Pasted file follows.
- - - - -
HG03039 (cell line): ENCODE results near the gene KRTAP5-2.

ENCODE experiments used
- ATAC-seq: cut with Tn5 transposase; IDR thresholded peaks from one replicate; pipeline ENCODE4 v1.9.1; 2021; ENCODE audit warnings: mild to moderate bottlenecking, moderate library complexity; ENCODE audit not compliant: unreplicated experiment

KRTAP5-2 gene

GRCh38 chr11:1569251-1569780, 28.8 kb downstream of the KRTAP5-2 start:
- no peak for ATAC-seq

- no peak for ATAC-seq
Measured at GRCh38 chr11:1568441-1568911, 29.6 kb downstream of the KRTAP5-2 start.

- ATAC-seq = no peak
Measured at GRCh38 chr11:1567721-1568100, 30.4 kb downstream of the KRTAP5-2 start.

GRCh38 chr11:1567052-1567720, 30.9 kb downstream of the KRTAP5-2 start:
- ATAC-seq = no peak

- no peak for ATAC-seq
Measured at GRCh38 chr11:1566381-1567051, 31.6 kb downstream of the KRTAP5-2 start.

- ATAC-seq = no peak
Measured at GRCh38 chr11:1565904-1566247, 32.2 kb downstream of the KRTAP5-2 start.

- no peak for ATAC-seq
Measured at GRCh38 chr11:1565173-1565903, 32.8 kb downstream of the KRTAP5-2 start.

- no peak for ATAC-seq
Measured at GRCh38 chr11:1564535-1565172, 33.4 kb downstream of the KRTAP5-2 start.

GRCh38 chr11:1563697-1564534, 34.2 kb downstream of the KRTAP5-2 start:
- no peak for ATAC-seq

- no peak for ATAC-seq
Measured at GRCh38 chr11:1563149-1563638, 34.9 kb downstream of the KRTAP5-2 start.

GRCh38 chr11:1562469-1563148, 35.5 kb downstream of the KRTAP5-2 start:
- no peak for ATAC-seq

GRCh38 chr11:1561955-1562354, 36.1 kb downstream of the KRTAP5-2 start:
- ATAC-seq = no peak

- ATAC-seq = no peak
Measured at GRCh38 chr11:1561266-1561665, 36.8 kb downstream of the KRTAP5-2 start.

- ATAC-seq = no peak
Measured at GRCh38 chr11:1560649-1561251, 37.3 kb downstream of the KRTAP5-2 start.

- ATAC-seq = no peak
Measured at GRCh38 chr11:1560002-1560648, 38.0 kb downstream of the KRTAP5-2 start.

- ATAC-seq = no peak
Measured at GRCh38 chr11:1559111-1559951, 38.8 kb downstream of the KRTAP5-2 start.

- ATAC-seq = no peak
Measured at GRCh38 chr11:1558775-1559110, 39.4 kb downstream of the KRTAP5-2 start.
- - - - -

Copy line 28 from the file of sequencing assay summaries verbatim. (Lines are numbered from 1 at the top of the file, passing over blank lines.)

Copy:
- ATAC-seq = no peak